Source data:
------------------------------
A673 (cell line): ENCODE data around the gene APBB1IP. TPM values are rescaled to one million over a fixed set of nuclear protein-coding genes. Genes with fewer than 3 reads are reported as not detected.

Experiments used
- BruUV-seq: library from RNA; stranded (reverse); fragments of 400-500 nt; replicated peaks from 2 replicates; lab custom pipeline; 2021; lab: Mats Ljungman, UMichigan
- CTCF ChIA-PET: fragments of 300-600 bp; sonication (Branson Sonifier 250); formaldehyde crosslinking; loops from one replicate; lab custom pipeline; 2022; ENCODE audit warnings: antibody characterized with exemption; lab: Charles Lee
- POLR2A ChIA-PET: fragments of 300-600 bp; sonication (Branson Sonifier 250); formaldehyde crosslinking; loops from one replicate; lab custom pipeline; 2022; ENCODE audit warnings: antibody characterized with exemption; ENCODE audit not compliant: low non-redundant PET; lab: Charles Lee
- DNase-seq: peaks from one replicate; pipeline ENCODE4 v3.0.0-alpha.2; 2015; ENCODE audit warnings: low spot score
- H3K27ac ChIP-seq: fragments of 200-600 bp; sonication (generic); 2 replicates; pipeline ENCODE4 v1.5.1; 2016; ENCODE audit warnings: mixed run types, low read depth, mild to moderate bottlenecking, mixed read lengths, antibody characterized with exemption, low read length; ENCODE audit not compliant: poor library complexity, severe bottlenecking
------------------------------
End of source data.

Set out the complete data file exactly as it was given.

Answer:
A673 (cell line): ENCODE data around the gene APBB1IP. TPM values are rescaled to one million over a fixed set of nuclear protein-coding genes. Genes with fewer than 3 reads are reported as not detected.

Experiments used
- BruUV-seq: library from RNA; stranded (reverse); fragments of 400-500 nt; replicated peaks from 2 replicates; lab custom pipeline; 2021; lab: Mats Ljungman, UMichigan
- CTCF ChIA-PET: fragments of 300-600 bp; sonication (Branson Sonifier 250); formaldehyde crosslinking; loops from one replicate; lab custom pipeline; 2022; ENCODE audit warnings: antibody characterized with exemption; lab: Charles Lee
- POLR2A ChIA-PET: fragments of 300-600 bp; sonication (Branson Sonifier 250); formaldehyde crosslinking; loops from one replicate; lab custom pipeline; 2022; ENCODE audit warnings: antibody characterized with exemption; ENCODE audit not compliant: low non-redundant PET; lab: Charles Lee
- DNase-seq: peaks from one replicate; pipeline ENCODE4 v3.0.0-alpha.2; 2015; ENCODE audit warnings: low spot score
- H3K27ac ChIP-seq: fragments of 200-600 bp; sonication (generic); 2 replicates; pipeline ENCODE4 v1.5.1; 2016; ENCODE audit warnings: mixed run types, low read depth, mild to moderate bottlenecking, mixed read lengths, antibody characterized with exemption, low read length; ENCODE audit not compliant: poor library complexity, severe bottlenecking